Obama’s approach represents a misunderstanding of wartime leadership. It is not possible for a president to justify the use of force by downplaying it. Americans support armed conflict when the stakes are highest, not when the costs are lowest. It is a tribute to their moral seriousness. There is no way for a president to accommodate American war weariness by setting “unbelievably small” goals; he must overcome it by explaining urgent, unavoidable national purposes. If Obama can’t define those purposes in Syria, his wartime leadership will not succeed.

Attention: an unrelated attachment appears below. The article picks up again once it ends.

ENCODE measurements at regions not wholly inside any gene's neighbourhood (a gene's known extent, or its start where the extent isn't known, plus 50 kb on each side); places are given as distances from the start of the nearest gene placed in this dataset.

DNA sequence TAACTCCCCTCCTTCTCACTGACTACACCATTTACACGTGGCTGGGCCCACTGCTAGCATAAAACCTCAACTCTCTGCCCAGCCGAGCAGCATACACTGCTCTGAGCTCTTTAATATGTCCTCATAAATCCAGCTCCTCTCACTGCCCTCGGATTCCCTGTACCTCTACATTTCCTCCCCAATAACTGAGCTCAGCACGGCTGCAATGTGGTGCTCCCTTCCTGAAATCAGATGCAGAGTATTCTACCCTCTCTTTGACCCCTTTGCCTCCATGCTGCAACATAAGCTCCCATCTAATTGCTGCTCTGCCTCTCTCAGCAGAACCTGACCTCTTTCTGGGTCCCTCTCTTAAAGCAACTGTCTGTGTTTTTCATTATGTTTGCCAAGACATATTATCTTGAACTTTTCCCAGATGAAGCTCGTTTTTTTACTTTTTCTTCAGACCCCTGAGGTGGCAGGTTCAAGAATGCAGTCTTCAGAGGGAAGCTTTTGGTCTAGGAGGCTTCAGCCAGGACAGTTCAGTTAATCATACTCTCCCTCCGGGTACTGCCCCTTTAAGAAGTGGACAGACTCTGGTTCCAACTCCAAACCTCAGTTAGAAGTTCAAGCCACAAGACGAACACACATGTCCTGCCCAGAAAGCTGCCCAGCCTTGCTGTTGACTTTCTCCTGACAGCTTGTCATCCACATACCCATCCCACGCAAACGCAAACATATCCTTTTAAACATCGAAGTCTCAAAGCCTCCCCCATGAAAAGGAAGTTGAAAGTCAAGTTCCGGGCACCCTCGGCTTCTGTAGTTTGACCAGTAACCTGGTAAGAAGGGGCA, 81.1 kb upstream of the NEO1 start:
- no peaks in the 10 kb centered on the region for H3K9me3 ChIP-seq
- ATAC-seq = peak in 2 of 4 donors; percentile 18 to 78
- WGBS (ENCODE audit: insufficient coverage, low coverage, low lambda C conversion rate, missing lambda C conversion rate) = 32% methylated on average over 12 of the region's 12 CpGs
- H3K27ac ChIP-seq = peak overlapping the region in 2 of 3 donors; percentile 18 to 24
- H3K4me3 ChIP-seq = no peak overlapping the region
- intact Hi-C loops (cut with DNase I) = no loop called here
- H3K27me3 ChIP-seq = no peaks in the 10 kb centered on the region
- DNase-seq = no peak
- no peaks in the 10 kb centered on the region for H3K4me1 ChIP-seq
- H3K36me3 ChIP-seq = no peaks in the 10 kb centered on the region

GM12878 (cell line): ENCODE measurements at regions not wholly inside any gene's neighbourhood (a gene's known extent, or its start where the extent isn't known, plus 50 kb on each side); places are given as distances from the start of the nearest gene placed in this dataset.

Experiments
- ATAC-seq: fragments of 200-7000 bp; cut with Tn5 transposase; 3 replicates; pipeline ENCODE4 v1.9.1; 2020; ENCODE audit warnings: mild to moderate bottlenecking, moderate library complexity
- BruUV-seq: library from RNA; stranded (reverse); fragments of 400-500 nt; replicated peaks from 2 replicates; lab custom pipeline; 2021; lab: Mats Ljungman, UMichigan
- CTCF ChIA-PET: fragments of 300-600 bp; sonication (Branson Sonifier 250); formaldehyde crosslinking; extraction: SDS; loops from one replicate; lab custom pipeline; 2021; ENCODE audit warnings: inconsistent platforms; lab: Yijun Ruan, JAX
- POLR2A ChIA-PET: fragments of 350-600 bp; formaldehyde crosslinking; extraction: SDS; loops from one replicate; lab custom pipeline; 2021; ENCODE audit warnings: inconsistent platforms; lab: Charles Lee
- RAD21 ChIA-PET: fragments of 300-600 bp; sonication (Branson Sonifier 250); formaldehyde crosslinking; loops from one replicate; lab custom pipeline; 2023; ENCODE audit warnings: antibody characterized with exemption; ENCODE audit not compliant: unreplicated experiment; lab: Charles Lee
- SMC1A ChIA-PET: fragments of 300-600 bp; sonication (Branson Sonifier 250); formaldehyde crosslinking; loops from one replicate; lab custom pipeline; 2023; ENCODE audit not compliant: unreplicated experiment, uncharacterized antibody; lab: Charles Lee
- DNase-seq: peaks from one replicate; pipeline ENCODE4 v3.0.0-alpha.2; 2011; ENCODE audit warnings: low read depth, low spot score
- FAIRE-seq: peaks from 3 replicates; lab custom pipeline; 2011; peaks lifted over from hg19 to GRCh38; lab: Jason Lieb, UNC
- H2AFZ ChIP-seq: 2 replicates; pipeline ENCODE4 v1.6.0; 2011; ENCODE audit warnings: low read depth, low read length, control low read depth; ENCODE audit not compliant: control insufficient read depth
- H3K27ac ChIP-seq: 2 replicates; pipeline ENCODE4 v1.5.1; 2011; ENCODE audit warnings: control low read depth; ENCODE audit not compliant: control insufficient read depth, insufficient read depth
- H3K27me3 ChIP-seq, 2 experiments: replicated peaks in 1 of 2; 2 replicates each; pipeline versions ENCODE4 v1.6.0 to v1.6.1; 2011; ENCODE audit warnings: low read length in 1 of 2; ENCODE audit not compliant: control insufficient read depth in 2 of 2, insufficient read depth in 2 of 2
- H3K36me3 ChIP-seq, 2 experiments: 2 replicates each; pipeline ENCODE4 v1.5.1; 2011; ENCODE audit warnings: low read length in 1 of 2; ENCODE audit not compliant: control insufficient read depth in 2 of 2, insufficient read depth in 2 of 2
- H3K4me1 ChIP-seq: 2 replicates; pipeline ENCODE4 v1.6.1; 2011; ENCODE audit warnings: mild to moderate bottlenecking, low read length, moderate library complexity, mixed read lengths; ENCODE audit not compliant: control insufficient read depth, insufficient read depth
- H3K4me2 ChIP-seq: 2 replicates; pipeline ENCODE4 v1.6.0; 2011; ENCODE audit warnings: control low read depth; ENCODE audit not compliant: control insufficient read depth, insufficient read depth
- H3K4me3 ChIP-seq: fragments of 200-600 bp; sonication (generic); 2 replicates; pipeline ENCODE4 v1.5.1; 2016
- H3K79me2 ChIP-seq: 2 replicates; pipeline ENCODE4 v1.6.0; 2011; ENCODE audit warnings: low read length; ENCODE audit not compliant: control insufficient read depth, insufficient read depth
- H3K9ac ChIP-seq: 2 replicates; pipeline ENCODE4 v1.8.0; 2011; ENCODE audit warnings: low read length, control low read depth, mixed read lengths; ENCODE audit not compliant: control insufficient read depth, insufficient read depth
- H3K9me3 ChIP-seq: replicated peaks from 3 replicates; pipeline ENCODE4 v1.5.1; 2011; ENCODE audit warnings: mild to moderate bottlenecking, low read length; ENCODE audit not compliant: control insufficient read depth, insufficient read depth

He has a strong moral and strategic case to make. Bashar al-Assad is the author of poison gas attacks against children — the latest in a series of mass atrocities aimed at civilians. Tolerance for such butchery would be a source of historical shame and an invitation to future crimes. But this moral stand is located within a broader strategic argument. A dangerous alliance of Iran, Syria and Hezbollah, with outside support from Russia, is seeking dominance in a region essential to U.S. interests. It is important to prevent their victory in the Syrian civil war and to avoid the destabilization of key allies. And it is necessary to make clear that Iran’s proxy, the Assad regime, cannot use weapons of mass destruction with impunity. For Congress to undercut Obama in his confrontation with Damascus would invite future miscalculations in Tehran.